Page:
My Health Care Poll Question

I was going back through my archives and I found a health care poll question I suggested about a year ago that I would still love to see asked.  I believe it accurately reflects the reality that most middle class Americans face with various universal health care plans:

Would you support a system of
government-run universal health care that guaranteed health care
access for all Americans, but would result in you personally getting
inferior care than you get today in terms of longer wait times, more
limited doctor choices, and with a higher probabilities of the
government denying you certain procedures or medicines you have
access to today.

I have said a number of times that health care is not like failed Great Society housing programs.  In those housing programs, only the poor got crappy government housing -- the rest of us kept what we had.  Universal health care is different, because it will effectively be like forcing everyone to move into the housing projects.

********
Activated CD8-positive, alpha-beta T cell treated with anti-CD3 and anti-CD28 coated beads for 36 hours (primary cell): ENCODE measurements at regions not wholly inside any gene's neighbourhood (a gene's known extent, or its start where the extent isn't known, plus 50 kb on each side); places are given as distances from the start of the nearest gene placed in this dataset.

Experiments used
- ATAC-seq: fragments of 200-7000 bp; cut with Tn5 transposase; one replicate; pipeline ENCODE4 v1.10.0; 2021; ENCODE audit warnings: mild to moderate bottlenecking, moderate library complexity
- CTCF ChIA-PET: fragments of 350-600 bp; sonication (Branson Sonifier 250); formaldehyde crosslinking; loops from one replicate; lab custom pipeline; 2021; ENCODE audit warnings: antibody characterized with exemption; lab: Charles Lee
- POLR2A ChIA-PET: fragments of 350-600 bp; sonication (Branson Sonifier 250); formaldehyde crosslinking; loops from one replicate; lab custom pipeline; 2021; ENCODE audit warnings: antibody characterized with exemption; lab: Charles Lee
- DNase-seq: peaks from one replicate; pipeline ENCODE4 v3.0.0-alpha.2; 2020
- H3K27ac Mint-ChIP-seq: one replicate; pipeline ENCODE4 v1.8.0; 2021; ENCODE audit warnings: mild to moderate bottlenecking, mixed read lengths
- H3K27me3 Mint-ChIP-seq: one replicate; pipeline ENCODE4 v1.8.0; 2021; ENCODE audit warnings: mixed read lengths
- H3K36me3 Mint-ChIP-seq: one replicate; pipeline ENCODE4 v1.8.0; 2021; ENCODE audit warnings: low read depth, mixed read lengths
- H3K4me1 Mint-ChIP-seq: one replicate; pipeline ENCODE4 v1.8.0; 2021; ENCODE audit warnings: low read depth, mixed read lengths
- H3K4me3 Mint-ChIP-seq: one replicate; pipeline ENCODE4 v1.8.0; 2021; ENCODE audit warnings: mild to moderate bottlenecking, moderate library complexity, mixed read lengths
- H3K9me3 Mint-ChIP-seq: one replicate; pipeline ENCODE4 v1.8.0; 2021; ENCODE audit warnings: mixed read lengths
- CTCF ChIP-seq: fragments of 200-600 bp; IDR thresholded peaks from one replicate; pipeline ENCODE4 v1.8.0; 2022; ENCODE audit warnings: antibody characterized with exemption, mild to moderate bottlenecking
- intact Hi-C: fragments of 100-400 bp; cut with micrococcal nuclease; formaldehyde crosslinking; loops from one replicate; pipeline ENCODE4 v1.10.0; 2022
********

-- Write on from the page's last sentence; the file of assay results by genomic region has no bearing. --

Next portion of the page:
1. DWPittelli:

    I oppose socialized medicine and expect it will mean "inferior care" and "longer wait times," and "government denying... procedures or medicines [we] have access to today" but I doubt it will mean "more limited doctor choices." If there is one payer, then probably 90% of all doctors will be part of that system. In contrast, with many insurers now, not many of us have covered access to anywhere near 90% of doctors. To be sure, this advantage of a single-payer system would not make up for the three listed disadvantages.

  2. Jim:

    My personal health care policy just went up 66% to $53 A DAY so my choice is probably going to be crappy government run health care or lose my home if I get ill.